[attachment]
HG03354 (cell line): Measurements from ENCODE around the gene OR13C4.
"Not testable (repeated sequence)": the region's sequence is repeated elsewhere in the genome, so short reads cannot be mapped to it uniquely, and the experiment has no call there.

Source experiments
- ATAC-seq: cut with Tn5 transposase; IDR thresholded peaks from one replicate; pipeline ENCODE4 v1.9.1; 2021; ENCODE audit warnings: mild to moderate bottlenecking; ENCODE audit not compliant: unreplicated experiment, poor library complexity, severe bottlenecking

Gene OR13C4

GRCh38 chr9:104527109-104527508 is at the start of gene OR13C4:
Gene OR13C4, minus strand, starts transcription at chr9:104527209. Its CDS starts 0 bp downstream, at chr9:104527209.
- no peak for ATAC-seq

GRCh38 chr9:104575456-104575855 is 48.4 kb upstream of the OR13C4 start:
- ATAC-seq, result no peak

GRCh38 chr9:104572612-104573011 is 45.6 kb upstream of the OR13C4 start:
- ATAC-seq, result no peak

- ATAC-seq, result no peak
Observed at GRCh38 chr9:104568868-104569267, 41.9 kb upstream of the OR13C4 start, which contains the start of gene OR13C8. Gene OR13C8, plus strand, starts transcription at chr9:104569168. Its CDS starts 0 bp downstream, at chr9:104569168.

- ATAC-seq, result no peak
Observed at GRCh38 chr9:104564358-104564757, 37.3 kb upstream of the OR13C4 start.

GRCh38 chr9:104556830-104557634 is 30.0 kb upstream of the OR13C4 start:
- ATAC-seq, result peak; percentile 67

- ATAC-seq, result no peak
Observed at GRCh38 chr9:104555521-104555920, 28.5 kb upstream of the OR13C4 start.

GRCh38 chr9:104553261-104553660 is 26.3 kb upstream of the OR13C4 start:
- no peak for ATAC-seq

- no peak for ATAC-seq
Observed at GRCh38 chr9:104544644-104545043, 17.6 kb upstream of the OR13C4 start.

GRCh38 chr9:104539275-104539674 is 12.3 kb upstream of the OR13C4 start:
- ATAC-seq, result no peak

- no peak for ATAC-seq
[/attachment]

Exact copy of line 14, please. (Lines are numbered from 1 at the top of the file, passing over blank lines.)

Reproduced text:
Observed at GRCh38 chr9:104568868-104569267, 41.9 kb upstream of the OR13C4 start, which contains the start of gene OR13C8. Gene OR13C8, plus strand, starts transcription at chr9:104569168. Its CDS starts 0 bp downstream, at chr9:104569168.